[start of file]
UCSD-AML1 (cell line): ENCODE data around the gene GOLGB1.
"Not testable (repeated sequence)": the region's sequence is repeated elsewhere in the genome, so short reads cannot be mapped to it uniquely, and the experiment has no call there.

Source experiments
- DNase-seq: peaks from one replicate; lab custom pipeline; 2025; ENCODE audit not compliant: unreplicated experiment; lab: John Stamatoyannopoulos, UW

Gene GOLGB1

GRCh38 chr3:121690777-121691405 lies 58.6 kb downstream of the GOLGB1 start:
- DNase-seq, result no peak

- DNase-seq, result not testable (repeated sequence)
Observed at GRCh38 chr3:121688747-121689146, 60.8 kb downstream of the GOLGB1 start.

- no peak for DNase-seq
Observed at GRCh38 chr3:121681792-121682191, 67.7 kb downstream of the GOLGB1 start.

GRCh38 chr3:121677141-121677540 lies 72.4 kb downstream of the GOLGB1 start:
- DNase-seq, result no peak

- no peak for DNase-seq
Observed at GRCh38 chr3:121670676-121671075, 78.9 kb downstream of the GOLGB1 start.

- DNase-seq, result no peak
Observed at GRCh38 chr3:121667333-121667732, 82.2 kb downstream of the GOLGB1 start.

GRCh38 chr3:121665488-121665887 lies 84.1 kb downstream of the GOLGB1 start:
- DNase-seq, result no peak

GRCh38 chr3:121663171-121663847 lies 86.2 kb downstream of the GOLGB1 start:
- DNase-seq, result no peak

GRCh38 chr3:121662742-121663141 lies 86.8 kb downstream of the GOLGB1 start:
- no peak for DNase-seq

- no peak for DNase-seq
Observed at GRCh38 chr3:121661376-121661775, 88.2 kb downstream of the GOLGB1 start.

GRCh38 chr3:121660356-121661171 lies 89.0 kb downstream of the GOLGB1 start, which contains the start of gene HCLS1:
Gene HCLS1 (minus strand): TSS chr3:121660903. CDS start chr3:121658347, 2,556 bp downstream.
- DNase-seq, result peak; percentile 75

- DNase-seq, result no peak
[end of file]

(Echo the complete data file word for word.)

UCSD-AML1 (cell line): ENCODE data around the gene GOLGB1.
"Not testable (repeated sequence)": the region's sequence is repeated elsewhere in the genome, so short reads cannot be mapped to it uniquely, and the experiment has no call there.

Source experiments
- DNase-seq: peaks from one replicate; lab custom pipeline; 2025; ENCODE audit not compliant: unreplicated experiment; lab: John Stamatoyannopoulos, UW

Gene GOLGB1

GRCh38 chr3:121690777-121691405 lies 58.6 kb downstream of the GOLGB1 start:
- DNase-seq, result no peak

- DNase-seq, result not testable (repeated sequence)
Observed at GRCh38 chr3:121688747-121689146, 60.8 kb downstream of the GOLGB1 start.

- no peak for DNase-seq
Observed at GRCh38 chr3:121681792-121682191, 67.7 kb downstream of the GOLGB1 start.

GRCh38 chr3:121677141-121677540 lies 72.4 kb downstream of the GOLGB1 start:
- DNase-seq, result no peak

- no peak for DNase-seq
Observed at GRCh38 chr3:121670676-121671075, 78.9 kb downstream of the GOLGB1 start.

- DNase-seq, result no peak
Observed at GRCh38 chr3:121667333-121667732, 82.2 kb downstream of the GOLGB1 start.

GRCh38 chr3:121665488-121665887 lies 84.1 kb downstream of the GOLGB1 start:
- DNase-seq, result no peak

GRCh38 chr3:121663171-121663847 lies 86.2 kb downstream of the GOLGB1 start:
- DNase-seq, result no peak

GRCh38 chr3:121662742-121663141 lies 86.8 kb downstream of the GOLGB1 start:
- no peak for DNase-seq

- no peak for DNase-seq
Observed at GRCh38 chr3:121661376-121661775, 88.2 kb downstream of the GOLGB1 start.

GRCh38 chr3:121660356-121661171 lies 89.0 kb downstream of the GOLGB1 start, which contains the start of gene HCLS1:
Gene HCLS1 (minus strand): TSS chr3:121660903. CDS start chr3:121658347, 2,556 bp downstream.
- DNase-seq, result peak; percentile 75

- DNase-seq, result no peak